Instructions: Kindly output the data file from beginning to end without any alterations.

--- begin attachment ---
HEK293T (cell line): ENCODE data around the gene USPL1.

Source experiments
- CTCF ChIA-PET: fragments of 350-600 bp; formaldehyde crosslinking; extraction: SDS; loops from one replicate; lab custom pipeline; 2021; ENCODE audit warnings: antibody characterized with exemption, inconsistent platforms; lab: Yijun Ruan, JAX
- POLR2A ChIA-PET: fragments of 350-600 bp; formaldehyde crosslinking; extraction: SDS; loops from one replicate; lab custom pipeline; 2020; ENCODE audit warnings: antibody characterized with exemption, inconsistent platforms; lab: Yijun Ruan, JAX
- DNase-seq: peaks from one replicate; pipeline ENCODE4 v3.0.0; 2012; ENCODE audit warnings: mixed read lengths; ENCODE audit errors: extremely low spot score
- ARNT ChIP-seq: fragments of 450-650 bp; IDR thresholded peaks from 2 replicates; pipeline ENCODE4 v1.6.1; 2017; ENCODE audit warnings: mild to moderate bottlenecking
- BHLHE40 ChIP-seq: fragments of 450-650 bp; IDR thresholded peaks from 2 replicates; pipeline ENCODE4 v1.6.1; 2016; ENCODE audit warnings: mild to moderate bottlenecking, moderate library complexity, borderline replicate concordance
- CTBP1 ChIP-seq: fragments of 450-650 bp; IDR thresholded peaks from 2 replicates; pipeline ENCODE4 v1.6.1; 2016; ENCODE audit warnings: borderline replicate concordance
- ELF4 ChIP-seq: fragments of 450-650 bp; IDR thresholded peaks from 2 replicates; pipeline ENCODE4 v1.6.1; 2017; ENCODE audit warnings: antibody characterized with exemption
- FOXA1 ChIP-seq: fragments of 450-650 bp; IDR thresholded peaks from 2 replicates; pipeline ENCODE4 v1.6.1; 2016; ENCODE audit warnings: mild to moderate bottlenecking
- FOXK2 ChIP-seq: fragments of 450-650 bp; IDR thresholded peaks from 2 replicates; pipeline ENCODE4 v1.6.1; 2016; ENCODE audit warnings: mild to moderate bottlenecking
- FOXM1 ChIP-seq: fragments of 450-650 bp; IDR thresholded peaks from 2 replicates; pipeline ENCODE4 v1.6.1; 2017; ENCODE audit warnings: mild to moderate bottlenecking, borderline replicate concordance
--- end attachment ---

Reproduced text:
HEK293T (cell line): ENCODE data around the gene USPL1.

Source experiments
- CTCF ChIA-PET: fragments of 350-600 bp; formaldehyde crosslinking; extraction: SDS; loops from one replicate; lab custom pipeline; 2021; ENCODE audit warnings: antibody characterized with exemption, inconsistent platforms; lab: Yijun Ruan, JAX
- POLR2A ChIA-PET: fragments of 350-600 bp; formaldehyde crosslinking; extraction: SDS; loops from one replicate; lab custom pipeline; 2020; ENCODE audit warnings: antibody characterized with exemption, inconsistent platforms; lab: Yijun Ruan, JAX
- DNase-seq: peaks from one replicate; pipeline ENCODE4 v3.0.0; 2012; ENCODE audit warnings: mixed read lengths; ENCODE audit errors: extremely low spot score
- ARNT ChIP-seq: fragments of 450-650 bp; IDR thresholded peaks from 2 replicates; pipeline ENCODE4 v1.6.1; 2017; ENCODE audit warnings: mild to moderate bottlenecking
- BHLHE40 ChIP-seq: fragments of 450-650 bp; IDR thresholded peaks from 2 replicates; pipeline ENCODE4 v1.6.1; 2016; ENCODE audit warnings: mild to moderate bottlenecking, moderate library complexity, borderline replicate concordance
- CTBP1 ChIP-seq: fragments of 450-650 bp; IDR thresholded peaks from 2 replicates; pipeline ENCODE4 v1.6.1; 2016; ENCODE audit warnings: borderline replicate concordance
- ELF4 ChIP-seq: fragments of 450-650 bp; IDR thresholded peaks from 2 replicates; pipeline ENCODE4 v1.6.1; 2017; ENCODE audit warnings: antibody characterized with exemption
- FOXA1 ChIP-seq: fragments of 450-650 bp; IDR thresholded peaks from 2 replicates; pipeline ENCODE4 v1.6.1; 2016; ENCODE audit warnings: mild to moderate bottlenecking
- FOXK2 ChIP-seq: fragments of 450-650 bp; IDR thresholded peaks from 2 replicates; pipeline ENCODE4 v1.6.1; 2016; ENCODE audit warnings: mild to moderate bottlenecking
- FOXM1 ChIP-seq: fragments of 450-650 bp; IDR thresholded peaks from 2 replicates; pipeline ENCODE4 v1.6.1; 2017; ENCODE audit warnings: mild to moderate bottlenecking, borderline replicate concordance